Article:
Collected in Dance Move, The Stinging Fly Press 2022, Picador 2022
I liked this story from the opening line: “The drawer beside Roberta’s bed contained remnants of other people’s fun: a small mother-of-pearl box, inlaid with gold, a lipstick that was a stripe of fuchsia, a lucky charm in the shape of a dollar sign.” Roberta is a cleaner for the properties owned by Mr Dalzell. “She got used to the sick and even the shit.” In one of them, as well as the remnants of a fairly scary-looking party, she finds a little girl of eight or nine, and takes the child home with her. Shimmering with unease, the story also has the irresistible allure of an unexpected gift.
First published in Dance Move, Picador 2022
Wendy Erskine is like Vermeer, I think. In the same way that supposedly ordinary people and places are illuminated by Vermeer in a way that is technically flawless, but also imbued with something extra that can’t be extracted from the whole, or seen or replicated. I do think it is genius really, in the both of them.
There is a moment in this story where Erskine makes a plant come to life. It suddenly bursts into bloom. It astonishes and delights a youth in a recreation room. It’s on the television, of course. In time-lapse. Ritchie, the character reporting this event is not moved by the miracle. Regarding the boy, he feels pity. “I thought you poor bastard. You stupid bastard.”
The moment is about five lines long, and part of a genuinely beautiful story about a woman letting go of her comforting routines. I am highlighting it because Erskine doesn’t generally veer from the real and solid world, but always finds a place for some magical intervention to enter the space when required. The plant blooming is something we have all seen, but it is also honestly miraculous. The sweet pain of seeing it through the cynical eye of the narrator is sharpened to the point it makes you catch your breath. You stupid bastard. But you’re not stupid, you’re miraculous really.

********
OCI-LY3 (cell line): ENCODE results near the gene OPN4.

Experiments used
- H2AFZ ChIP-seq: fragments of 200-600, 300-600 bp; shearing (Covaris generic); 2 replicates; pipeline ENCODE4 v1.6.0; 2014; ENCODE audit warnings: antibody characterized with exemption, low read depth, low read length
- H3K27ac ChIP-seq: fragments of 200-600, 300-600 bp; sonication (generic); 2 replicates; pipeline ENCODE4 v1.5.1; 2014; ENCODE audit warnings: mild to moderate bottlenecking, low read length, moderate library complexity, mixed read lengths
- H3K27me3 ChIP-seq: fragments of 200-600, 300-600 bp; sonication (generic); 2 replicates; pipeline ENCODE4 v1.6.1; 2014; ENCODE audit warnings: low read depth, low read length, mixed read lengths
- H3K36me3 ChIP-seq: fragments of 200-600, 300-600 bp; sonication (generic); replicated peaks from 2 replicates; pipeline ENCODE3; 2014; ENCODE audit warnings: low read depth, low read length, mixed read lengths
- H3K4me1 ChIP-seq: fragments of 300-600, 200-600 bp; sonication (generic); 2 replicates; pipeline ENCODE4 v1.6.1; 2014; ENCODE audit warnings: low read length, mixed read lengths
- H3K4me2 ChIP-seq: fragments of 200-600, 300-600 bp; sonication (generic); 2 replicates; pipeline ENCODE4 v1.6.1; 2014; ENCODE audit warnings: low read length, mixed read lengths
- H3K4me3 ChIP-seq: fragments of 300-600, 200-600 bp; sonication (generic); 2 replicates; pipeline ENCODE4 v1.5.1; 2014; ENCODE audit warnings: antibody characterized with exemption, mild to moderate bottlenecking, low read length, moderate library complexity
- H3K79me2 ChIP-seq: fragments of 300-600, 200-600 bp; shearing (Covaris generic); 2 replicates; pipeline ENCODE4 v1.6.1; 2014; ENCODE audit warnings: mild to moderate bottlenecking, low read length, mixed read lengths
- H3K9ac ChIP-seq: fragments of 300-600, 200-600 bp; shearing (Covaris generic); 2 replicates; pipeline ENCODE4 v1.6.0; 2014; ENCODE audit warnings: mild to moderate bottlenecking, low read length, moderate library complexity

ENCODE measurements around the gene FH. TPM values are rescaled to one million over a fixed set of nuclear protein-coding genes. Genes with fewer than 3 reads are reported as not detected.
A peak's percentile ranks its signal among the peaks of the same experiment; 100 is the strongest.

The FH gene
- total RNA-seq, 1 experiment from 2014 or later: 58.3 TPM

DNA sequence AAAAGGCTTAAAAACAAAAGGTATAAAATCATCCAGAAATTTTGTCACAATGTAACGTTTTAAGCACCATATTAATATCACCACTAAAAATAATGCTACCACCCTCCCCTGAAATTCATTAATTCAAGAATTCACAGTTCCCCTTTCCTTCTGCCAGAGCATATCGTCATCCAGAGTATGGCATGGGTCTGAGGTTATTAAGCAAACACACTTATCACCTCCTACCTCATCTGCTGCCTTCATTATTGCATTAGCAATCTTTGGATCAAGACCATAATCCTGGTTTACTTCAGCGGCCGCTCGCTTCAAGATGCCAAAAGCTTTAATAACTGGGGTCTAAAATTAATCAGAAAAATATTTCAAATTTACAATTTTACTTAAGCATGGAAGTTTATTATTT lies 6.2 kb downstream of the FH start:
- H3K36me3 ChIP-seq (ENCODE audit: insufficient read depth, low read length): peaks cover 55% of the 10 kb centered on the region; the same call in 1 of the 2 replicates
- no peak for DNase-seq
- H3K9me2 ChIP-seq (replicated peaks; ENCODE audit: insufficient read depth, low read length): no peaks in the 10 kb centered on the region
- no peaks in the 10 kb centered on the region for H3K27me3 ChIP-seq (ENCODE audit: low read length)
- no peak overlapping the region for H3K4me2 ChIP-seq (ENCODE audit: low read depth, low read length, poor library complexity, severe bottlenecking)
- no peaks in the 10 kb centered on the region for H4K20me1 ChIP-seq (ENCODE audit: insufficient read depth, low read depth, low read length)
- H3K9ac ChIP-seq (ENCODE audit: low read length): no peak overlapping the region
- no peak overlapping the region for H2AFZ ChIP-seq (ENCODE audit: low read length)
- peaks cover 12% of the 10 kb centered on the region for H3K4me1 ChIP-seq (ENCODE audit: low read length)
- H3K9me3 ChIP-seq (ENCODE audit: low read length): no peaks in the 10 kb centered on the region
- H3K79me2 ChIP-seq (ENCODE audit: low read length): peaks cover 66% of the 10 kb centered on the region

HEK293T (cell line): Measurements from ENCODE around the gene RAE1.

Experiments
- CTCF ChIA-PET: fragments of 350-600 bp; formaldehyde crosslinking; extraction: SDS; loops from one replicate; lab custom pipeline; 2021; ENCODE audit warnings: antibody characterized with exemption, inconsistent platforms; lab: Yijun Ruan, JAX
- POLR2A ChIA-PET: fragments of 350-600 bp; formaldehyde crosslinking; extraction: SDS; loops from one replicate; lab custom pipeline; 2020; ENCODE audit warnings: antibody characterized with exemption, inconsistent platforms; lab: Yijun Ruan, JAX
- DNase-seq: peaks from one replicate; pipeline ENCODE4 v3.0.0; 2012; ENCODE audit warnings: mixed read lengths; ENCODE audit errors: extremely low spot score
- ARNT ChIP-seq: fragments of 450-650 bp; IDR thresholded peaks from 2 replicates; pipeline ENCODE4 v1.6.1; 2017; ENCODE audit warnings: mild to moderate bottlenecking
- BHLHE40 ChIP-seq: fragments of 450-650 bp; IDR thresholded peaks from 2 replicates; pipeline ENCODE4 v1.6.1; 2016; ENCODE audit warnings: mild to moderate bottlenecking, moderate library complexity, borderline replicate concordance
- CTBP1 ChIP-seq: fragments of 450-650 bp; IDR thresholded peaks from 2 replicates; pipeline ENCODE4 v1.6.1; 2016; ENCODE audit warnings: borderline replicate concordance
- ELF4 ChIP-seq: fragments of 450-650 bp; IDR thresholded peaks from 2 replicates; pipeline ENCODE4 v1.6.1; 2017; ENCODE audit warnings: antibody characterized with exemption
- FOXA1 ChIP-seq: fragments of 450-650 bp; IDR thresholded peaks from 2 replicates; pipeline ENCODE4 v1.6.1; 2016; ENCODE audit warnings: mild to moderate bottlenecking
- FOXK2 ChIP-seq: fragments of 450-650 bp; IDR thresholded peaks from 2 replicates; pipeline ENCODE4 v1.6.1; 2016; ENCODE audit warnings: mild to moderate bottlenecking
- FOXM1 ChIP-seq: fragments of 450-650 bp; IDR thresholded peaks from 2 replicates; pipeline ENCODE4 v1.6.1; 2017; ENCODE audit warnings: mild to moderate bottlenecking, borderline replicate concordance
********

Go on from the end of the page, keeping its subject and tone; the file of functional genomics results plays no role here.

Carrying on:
First published by Tangerine Press, 2021. Collected in Dance Move, Picador/Stinging Fly, Feb 2022
Wendy Erskine talks about meeting people in Belfast who insist they knew the real man she’s writing about, or his mother, or his music. Maybe’s it’s the comforting familiarity of the mode of writing, or the delicate precision of the detail; or maybe it’s just her profoundly humane imagination, and her love of the that particular side of Belfast, one that’s never been written about enough. Until Erskine came along, that is; and now, I doubt it’ll ever be written about better.
Published in the collection Sweet Home, Stinging Fly, 2018/Picador, 2019. Available online here
Erskine’s protagonist is used to clearing up after other people. One day in the course of her work as a cleaner she finds a young girl alone in a house after a party. Deciding she has no choice, she takes the child home, hoping to locate her mother. But as the story progresses we come to suspect the mess she’s attempting to fix was made long ago, somewhere else entirely. I wondered if Dance Move, the soon-to-be-published collection which this story opens, could possibly surpass Erskine’s debut Sweet Home. It does: by the end of ‘Mathematics’ my eyes were wet. Like all twelve of my choices it made me feel, as Shirley Hazzard writes in one of her several perfect stories, “a momentary sensation that the world had come right; that some instant of perfect harmony had been achieved by two minds meeting.”